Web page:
Since the school’s inception in 2001, more than 500 candidates have sat for wine certification exams; about 40 percent either were in the industry or planning to work with wine. ‘The American Wine School has seen a huge jump in the number of candidates who want to sit for an exam and become certified,” says Frantz, including wholesalers, retailers, family members of winery owners, wine writers and ‘second career hopefuls–all with an eye on becoming more wine savvy.” To keep up with that demand, Frantz has grown her school from a small Cleveland operation to a regional enterprise, adding classes in Chicago, Columbus and Pittsburgh.
Cortney Casey decided she wanted to learn more about wine and chose the Court of Master Sommeliers, another international wine school–this one focusing on beverage service. ‘I needed to branch out so I could compare other wines with Michigan’s,” says the owner of the ‘Michigan by the Bottle” tasting room in Shelby Township, Michigan, and publisher of a newsletter of the same name. She likens the two-day intensive Level 1 course to ‘going around the world in wines.”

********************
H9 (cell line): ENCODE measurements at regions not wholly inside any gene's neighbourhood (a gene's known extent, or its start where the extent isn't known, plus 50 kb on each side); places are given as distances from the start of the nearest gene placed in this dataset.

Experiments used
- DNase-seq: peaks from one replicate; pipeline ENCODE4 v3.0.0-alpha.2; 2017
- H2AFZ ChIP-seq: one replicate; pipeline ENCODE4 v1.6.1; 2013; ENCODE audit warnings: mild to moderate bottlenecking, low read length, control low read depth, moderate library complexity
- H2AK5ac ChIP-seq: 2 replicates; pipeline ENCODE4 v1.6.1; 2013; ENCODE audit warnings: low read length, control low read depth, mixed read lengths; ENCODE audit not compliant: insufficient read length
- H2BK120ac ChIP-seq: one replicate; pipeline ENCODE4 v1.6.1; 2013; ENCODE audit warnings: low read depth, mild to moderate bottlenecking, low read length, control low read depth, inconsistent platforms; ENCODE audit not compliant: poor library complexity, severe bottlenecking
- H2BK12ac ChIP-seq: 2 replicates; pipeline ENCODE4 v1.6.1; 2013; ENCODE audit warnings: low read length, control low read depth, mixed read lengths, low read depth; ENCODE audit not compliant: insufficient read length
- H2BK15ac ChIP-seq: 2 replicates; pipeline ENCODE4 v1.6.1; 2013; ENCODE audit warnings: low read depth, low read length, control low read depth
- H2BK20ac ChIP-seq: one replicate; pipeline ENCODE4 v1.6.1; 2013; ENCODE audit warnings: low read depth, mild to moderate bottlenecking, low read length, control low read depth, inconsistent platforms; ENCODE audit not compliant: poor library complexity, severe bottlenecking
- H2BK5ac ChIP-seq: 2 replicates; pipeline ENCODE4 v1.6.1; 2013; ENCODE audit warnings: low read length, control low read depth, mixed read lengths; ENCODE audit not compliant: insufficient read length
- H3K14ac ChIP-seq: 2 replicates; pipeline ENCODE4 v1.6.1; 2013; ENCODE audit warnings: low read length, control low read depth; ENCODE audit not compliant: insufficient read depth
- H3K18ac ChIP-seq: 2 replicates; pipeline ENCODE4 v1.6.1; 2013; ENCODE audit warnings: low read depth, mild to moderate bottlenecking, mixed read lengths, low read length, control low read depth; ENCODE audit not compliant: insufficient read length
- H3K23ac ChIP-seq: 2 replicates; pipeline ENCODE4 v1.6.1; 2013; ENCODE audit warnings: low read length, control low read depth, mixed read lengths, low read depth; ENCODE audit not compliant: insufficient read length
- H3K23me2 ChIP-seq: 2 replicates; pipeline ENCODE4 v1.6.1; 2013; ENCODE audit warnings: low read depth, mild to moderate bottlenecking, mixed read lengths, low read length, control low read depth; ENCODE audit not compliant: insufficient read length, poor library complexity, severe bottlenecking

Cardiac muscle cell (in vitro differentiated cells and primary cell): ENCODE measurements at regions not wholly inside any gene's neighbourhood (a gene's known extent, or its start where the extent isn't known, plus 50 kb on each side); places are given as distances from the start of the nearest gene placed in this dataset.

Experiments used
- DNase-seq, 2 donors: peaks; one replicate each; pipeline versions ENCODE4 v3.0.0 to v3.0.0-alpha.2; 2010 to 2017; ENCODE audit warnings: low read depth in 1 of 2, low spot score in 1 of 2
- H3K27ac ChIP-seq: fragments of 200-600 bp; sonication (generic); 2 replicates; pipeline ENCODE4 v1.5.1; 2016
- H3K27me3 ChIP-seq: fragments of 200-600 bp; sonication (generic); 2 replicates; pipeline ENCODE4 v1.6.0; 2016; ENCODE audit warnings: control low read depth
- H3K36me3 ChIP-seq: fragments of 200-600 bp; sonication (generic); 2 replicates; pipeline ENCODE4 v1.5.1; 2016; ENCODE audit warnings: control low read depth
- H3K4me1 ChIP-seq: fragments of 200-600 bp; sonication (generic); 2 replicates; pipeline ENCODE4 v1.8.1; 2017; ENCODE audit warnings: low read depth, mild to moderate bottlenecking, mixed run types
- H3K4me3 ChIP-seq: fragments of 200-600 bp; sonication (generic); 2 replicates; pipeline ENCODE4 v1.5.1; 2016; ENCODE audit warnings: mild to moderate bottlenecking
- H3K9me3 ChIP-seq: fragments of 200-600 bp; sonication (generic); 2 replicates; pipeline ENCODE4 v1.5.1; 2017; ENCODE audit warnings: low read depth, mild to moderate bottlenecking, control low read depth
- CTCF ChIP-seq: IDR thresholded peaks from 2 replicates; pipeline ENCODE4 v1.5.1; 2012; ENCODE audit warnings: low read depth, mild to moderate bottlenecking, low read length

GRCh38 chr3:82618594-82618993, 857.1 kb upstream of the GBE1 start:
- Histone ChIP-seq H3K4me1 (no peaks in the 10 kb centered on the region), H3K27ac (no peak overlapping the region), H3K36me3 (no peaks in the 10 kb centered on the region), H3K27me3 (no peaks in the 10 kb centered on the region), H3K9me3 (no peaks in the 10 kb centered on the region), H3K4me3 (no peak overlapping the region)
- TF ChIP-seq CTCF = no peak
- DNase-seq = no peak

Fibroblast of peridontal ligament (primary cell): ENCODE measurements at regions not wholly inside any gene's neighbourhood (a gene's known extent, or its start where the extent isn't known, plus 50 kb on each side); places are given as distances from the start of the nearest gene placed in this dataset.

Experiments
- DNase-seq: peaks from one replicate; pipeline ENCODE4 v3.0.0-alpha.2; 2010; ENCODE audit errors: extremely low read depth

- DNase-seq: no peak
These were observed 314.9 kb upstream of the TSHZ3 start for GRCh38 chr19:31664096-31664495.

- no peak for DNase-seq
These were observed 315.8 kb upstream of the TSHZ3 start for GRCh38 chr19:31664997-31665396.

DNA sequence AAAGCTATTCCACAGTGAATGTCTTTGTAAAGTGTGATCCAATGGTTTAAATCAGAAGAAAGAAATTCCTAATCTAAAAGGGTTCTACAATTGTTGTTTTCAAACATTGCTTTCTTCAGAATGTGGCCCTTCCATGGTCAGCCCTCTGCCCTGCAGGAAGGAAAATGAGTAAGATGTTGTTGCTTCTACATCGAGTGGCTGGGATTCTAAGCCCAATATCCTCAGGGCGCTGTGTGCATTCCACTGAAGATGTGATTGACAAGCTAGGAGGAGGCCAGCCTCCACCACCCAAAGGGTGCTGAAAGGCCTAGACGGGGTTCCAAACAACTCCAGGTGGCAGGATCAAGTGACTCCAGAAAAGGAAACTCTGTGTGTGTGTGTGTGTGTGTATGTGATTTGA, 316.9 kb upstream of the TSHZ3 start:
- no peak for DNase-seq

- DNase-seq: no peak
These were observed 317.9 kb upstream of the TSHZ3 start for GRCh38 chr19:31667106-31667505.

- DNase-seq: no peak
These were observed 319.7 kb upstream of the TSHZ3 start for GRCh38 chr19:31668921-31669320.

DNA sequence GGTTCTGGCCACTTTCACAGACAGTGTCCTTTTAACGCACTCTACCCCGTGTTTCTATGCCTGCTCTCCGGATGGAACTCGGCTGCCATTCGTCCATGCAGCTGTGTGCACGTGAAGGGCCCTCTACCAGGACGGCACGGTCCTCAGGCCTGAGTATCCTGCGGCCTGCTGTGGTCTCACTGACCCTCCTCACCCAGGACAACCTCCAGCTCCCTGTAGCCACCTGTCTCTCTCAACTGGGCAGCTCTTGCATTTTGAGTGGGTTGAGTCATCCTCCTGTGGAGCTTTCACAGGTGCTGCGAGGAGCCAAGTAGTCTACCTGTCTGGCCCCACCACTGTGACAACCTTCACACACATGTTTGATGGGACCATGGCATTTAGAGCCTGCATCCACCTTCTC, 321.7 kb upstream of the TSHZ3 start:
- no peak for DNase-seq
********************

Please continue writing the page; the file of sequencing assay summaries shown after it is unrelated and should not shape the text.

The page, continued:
‘People really want to connect with the wines we serve; they ask how the grapes were grown, how the wine was made, and it’s my job to inform them.” Casey says most people in her class were there ‘for their jobs.” She hasn’t decided whether to continue her studies; Court of Master Sommeliers offers four levels of certification. Even if she doesn’t continue, she says, ‘I have a little better perspective now for discussing wine with customers.”
Mike White, Iowa’s state viticulture specialist, chose to become a Certified Specialist of Wine (CSW), a self-study certification offered through the Society of Wine Educators (SWE), and agrees that the demand for wine credentials is soaring. ‘It’s because the wine industry is maturing, especially in the Midwest,” he says, ‘and anytime you have an industry maturing, certifications and nominals follow. It’s your green card.”